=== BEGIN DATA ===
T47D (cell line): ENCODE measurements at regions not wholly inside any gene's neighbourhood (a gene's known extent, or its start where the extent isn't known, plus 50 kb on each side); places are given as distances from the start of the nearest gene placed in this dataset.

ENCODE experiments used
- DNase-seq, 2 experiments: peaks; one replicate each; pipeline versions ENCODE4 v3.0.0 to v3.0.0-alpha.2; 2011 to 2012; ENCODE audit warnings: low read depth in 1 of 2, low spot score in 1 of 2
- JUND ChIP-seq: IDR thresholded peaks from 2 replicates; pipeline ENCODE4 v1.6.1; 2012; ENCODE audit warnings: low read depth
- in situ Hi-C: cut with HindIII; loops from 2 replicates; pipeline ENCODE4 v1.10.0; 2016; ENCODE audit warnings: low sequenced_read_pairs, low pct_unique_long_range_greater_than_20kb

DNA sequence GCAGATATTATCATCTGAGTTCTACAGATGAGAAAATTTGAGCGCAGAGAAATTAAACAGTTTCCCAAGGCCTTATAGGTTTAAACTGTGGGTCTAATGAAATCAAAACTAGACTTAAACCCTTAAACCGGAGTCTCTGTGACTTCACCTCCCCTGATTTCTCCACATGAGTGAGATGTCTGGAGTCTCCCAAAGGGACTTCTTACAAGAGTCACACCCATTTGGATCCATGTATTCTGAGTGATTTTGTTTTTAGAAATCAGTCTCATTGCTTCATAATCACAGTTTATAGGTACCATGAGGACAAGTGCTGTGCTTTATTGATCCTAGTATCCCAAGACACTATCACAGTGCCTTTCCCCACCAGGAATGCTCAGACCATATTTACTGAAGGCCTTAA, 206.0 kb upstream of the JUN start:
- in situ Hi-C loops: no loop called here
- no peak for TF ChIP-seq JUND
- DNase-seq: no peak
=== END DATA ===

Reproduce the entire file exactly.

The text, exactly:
T47D (cell line): ENCODE measurements at regions not wholly inside any gene's neighbourhood (a gene's known extent, or its start where the extent isn't known, plus 50 kb on each side); places are given as distances from the start of the nearest gene placed in this dataset.

ENCODE experiments used
- DNase-seq, 2 experiments: peaks; one replicate each; pipeline versions ENCODE4 v3.0.0 to v3.0.0-alpha.2; 2011 to 2012; ENCODE audit warnings: low read depth in 1 of 2, low spot score in 1 of 2
- JUND ChIP-seq: IDR thresholded peaks from 2 replicates; pipeline ENCODE4 v1.6.1; 2012; ENCODE audit warnings: low read depth
- in situ Hi-C: cut with HindIII; loops from 2 replicates; pipeline ENCODE4 v1.10.0; 2016; ENCODE audit warnings: low sequenced_read_pairs, low pct_unique_long_range_greater_than_20kb

DNA sequence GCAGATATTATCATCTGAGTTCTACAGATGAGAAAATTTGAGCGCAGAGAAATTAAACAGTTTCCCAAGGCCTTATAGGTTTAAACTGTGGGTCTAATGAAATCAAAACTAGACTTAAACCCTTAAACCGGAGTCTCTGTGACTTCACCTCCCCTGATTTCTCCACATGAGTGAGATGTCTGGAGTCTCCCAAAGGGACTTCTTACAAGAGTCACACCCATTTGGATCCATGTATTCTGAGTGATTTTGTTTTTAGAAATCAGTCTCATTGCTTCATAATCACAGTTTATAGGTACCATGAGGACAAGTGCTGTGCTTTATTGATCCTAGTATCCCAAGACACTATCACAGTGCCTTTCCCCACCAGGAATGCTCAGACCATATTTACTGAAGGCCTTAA, 206.0 kb upstream of the JUN start:
- in situ Hi-C loops: no loop called here
- no peak for TF ChIP-seq JUND
- DNase-seq: no peak